On September 10, Columbus Consolidated Government gave their Smart Uptown final presentation. The Columbus project team included John Broom, Assistant Director, Information Technology Department, Columbus Consolidated Government; Scott Evans, GIS Coordinator, Columbus Consolidated Government; John Taylor, Frederick Law Olmsted Professor in the School of Civil and Environmental Engineering, Georgia Tech; and Neda Mohammadi, Postdoctoral Researcher, School of Civil and Environmental Engineering and City Infrastructure Analytics Director, Network Dynamics Laboratory, Georgia Tech.

The team discussed their project motivation to improve their uptown area through a four piece project breakdown (Digital Twin, AoT, Integration and Wifi) to integrate technology to bring the uptown area increased connectivity infrastructure, use data to help inform decisions around economic development, increase safety for pedestrians and to expand partnerships between public and private entities.

The team discussed their project planning phases of establishing a timeline, project goals and expected outcomes, their decision to create a three-phased approach and planning onsite events. Further details were discussed about each of their specific phases, starting with their Digital Twin Development. The team utilized GIS-centric data development processes to create 3D models of their uptown area. The second phase of their project was the AoT, which is the development of an Array of Things units that is used to collect real-time data for academic and public use, tracking environmental and infrastructure changes on activity in key locations, and more. The third phase of their project detailed their goal to integrate the AoT, Digital Twin and video data with other data to assess collective citizen hazard exposure and passerby exposure. Their final phase consisted of Wifi with goals to provide a backbone connection system for city workers, provide a stable internet connection, bridge digital equity divides, and to develop their methodologies.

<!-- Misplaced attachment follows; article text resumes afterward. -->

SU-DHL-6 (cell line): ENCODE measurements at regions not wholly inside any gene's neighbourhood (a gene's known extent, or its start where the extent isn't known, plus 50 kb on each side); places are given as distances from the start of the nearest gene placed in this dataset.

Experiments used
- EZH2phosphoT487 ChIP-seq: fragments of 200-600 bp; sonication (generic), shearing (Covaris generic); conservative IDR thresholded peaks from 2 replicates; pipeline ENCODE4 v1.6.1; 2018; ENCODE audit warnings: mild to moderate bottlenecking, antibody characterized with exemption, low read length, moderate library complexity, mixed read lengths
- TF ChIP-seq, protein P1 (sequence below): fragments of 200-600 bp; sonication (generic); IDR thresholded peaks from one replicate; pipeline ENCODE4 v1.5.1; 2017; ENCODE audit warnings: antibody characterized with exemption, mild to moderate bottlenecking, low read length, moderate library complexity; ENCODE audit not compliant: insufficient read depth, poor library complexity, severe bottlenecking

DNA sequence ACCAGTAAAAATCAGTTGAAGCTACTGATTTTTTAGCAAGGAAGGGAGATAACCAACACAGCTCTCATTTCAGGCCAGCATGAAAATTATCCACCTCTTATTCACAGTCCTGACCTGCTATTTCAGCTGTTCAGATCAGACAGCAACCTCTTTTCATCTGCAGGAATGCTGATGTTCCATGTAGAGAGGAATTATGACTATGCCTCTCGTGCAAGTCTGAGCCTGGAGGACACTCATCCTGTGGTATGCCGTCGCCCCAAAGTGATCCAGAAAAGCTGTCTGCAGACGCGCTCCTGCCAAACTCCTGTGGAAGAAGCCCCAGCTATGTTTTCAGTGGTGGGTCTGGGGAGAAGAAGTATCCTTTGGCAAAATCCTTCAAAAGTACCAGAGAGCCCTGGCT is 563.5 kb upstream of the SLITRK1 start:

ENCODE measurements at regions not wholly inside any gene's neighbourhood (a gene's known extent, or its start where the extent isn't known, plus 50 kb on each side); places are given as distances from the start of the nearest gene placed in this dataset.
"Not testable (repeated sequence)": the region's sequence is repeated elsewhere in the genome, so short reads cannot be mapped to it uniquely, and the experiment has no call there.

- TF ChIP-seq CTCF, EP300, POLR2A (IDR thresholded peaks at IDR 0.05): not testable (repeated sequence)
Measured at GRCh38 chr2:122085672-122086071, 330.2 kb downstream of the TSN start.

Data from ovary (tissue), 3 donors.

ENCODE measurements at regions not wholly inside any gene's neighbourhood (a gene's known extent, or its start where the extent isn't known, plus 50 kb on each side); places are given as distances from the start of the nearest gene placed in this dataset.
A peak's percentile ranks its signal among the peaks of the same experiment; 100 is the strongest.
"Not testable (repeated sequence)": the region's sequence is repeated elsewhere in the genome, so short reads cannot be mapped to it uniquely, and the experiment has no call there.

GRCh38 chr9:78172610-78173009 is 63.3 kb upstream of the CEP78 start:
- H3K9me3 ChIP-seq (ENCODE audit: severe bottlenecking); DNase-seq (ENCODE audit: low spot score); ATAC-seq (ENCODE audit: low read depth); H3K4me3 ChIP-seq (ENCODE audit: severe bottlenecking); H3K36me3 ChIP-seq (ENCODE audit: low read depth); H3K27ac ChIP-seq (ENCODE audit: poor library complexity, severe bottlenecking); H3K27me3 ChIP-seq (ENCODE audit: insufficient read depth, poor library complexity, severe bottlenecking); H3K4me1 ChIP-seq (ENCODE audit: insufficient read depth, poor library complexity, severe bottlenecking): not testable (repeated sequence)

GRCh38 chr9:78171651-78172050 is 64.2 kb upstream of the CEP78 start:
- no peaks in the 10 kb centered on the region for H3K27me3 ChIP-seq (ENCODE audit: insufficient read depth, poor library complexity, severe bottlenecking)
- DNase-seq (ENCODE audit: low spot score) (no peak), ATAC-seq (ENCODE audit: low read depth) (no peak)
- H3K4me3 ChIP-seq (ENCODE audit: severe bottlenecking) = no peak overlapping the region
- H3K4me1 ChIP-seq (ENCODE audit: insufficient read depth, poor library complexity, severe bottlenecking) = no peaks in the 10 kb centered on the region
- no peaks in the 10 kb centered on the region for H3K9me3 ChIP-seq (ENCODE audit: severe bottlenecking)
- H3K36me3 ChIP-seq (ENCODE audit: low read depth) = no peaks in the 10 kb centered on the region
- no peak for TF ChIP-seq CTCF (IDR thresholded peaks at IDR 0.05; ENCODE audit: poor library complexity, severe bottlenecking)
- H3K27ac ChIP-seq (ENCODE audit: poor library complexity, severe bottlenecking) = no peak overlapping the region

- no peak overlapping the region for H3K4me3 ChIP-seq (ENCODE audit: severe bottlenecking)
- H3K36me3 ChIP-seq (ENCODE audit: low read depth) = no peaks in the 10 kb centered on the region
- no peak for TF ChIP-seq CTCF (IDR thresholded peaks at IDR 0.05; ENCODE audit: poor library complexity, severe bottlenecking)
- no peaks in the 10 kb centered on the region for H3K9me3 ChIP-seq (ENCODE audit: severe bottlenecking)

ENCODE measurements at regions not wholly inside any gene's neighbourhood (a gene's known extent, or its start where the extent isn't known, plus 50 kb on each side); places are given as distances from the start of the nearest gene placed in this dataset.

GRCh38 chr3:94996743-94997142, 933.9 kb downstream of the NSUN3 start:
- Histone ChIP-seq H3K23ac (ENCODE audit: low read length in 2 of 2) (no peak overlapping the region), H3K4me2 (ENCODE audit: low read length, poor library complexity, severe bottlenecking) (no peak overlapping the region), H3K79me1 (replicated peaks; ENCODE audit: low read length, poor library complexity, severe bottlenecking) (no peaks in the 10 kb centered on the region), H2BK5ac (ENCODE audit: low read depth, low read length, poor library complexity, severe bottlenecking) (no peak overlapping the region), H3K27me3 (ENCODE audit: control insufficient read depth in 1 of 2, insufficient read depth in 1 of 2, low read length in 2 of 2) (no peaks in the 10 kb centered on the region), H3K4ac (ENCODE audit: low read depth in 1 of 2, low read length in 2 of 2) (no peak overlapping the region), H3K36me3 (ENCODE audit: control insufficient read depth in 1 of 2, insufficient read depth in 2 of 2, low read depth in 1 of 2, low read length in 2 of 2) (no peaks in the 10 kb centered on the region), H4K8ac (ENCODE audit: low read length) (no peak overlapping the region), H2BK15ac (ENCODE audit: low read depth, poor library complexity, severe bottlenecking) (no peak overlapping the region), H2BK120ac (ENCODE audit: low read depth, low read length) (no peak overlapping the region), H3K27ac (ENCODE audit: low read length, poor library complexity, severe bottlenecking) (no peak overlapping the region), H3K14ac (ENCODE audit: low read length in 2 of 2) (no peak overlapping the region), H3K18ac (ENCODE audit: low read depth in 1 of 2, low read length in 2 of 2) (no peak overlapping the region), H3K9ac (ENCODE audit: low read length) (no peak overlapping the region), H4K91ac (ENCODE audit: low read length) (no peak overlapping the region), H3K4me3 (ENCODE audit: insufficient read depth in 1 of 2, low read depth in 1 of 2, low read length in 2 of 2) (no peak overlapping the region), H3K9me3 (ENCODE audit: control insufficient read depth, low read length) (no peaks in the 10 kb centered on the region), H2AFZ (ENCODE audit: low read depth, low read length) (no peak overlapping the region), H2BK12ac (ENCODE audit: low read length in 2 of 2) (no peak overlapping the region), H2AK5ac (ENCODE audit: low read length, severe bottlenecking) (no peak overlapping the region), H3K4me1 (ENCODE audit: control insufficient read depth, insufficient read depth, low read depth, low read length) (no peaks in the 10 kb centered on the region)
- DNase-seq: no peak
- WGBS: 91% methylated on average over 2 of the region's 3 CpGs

The presentation came to close with their project team discussing their challenges and plans of enacting Phase 2 and Phase 3 and attaining future monetary opportunities, along with a Q&A session.

On September 17, the City of Milton presented their final project presentation on: Technology-Enabled Smart and Safer Routes to School. The Milton team included Michele McIntosh-Ross, Principal Planner, City of Milton; Shubha Jangam, Senior Planner, City of Milton; Kari Watkins, Frederick Law Olmsted Associate Professor, School of Civil & Environmental Engineering, Georgia Tech; and Angshuman Guin,  Senior Research Engineer, School of Civil & Environmental Engineering, Georgia Tech.

Michelle McIntosh-Ross highlighted their project goal of using technology to develop an interactive app for smartphones that will provide real-time group communication for parents of kids who want to walk to school in groups, known as a walking school bus app. Called Waddle, the goal of this app is to increase the number of students walking to school to achieve less greenhouse gas emissions and congestion for the community, increased physical fitness, and better academic performance for the students.